She loves that it's still "Mommy." She jumps out from her seat inside, where she's watching all the action, because, actually, it's raining and it's December, but that's neither here nor there to the boy. She slides the glass door open as he runs across the backyard yelling, "I have to go pee pee, Mommy!"
"Ok!" She responds.
"I have to go pee pee right here in this pile of sand!" he declares.
"Ok!" She answers, having acquiesced months ago to the pee pee-ing outside obsession, knowing that pee pee-ing anywhere but in his clothes should typically be viewed as a victory.
"Can you help me with my pants?"
That's what she gets for putting him in the "hipster" style corduroys. Seconds later, he runs over, stuck in the neck of his rugby shirt. He'd decided to take it off, but the buttons were keeping him in.
"It's still buttoned, Spencer. Stop. Stop pulling it off. You have to pull down first so I can unbutton it. Then you can pull it up. Now. There." She pulls the shirt off over his soaking wet, dark blonde curls. He runs off shirtless and soaking wet.
He plays, drops his light saber over the side of the fence. Asks for help to get it back. Plays some more. Eventually, he comes back inside, his mother insist he takes off his shoes. He decides it's the perfect time to completely disrobe, and asks "Mommy, will you clap for me? 'No new suite!'" reenacting a scene from the "Max and Ruby" rendition of "The Emperor's New Clothes."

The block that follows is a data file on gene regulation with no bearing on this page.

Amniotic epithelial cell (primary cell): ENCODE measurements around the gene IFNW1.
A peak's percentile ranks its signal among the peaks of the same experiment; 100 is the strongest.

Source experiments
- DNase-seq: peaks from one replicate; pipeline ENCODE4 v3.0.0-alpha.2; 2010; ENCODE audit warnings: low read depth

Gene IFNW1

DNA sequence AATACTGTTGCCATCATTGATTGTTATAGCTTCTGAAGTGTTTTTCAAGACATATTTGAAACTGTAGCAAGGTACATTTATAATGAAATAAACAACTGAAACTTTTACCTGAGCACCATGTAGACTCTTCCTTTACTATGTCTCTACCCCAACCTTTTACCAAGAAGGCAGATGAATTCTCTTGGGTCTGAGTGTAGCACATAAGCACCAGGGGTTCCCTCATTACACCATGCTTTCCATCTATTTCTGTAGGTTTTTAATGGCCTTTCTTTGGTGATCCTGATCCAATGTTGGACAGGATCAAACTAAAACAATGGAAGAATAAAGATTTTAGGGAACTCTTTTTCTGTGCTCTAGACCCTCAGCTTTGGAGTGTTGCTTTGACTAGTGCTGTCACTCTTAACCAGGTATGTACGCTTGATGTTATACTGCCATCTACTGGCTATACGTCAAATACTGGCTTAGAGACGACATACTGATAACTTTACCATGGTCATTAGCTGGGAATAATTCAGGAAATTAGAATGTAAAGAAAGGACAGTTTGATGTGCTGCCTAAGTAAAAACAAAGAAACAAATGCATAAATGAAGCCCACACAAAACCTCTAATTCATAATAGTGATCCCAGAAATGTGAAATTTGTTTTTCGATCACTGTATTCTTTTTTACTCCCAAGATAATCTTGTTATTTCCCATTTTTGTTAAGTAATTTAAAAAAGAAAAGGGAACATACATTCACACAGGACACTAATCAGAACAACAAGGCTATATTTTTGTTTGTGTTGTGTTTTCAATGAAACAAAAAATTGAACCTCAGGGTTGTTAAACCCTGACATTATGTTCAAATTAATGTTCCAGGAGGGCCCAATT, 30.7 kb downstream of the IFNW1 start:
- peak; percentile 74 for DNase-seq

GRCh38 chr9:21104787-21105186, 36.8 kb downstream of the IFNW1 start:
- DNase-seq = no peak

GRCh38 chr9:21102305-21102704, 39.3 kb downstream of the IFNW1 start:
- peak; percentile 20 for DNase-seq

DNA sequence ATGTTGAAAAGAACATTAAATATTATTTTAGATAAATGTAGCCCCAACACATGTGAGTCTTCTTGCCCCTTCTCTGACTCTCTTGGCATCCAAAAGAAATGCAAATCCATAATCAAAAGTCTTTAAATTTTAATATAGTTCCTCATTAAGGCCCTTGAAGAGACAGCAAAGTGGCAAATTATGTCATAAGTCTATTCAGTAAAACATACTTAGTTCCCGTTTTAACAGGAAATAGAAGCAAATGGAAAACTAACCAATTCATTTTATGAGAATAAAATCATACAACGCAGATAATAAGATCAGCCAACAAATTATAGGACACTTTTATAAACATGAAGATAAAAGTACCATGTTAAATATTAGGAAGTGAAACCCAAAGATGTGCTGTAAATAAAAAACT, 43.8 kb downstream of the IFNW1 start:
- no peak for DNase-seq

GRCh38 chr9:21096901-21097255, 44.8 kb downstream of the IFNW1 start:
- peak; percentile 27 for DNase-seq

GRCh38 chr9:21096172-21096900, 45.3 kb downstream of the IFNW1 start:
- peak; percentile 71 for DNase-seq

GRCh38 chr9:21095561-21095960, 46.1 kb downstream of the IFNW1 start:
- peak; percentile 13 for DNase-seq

He's four today. He has no idea what that really means. He just knows he's mad and confused as to why it's not his birthday party day if it's his birthday. He's just plagued by the party favor sacks in his parents' bedroom that he's been deprived of ransacking. He's just learning how to flip his wrist as he pushes the button that allows his new light saber to telescope outwards, making a sword.
He's four today. He has no idea that lessons like having to pull his shirt back down to take care of the details he skipped to begin with is his mom's shot at a life lesson for that hour.
He's four today. He has no idea that there is a reason to be embarrassed about walking around naked, or his hipster mom-chosen cords, or loving to play with his "baby sister Evie." He has no idea that he's outgrown his car seat by an inch and that he'll soon sit in a booster seat instead.
He's four today. He sings on the potty and cries at the drop of a hat. He doesn't know that his mom prays while he's at therapy each day, that the synapsing would be rapid, that new pathways would be created--quickly. That friends and family and future teachers would understand him when he says the hilarious, insightful, precious words of four year old him.
He's four today. And he doesn't know what that means. And it's beautiful.